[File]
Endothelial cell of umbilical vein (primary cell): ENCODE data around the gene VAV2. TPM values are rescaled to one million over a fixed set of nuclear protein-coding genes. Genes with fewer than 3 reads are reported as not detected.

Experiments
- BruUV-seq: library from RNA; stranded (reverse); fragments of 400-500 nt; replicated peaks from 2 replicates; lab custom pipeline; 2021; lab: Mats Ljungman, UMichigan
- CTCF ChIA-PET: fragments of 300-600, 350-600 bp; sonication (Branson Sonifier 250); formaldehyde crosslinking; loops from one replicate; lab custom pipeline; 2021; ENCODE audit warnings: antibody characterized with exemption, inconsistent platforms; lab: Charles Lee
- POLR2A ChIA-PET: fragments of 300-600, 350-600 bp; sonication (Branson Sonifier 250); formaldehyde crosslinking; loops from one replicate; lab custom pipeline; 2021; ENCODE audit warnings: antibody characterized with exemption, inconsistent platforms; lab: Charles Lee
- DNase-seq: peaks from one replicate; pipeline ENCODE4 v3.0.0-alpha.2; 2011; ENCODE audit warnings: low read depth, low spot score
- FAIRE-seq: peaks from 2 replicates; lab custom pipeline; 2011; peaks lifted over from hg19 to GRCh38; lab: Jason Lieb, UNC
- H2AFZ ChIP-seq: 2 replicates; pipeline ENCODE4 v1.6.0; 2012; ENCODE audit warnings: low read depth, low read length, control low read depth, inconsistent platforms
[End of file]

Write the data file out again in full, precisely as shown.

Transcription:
Endothelial cell of umbilical vein (primary cell): ENCODE data around the gene VAV2. TPM values are rescaled to one million over a fixed set of nuclear protein-coding genes. Genes with fewer than 3 reads are reported as not detected.

Experiments
- BruUV-seq: library from RNA; stranded (reverse); fragments of 400-500 nt; replicated peaks from 2 replicates; lab custom pipeline; 2021; lab: Mats Ljungman, UMichigan
- CTCF ChIA-PET: fragments of 300-600, 350-600 bp; sonication (Branson Sonifier 250); formaldehyde crosslinking; loops from one replicate; lab custom pipeline; 2021; ENCODE audit warnings: antibody characterized with exemption, inconsistent platforms; lab: Charles Lee
- POLR2A ChIA-PET: fragments of 300-600, 350-600 bp; sonication (Branson Sonifier 250); formaldehyde crosslinking; loops from one replicate; lab custom pipeline; 2021; ENCODE audit warnings: antibody characterized with exemption, inconsistent platforms; lab: Charles Lee
- DNase-seq: peaks from one replicate; pipeline ENCODE4 v3.0.0-alpha.2; 2011; ENCODE audit warnings: low read depth, low spot score
- FAIRE-seq: peaks from 2 replicates; lab custom pipeline; 2011; peaks lifted over from hg19 to GRCh38; lab: Jason Lieb, UNC
- H2AFZ ChIP-seq: 2 replicates; pipeline ENCODE4 v1.6.0; 2012; ENCODE audit warnings: low read depth, low read length, control low read depth, inconsistent platforms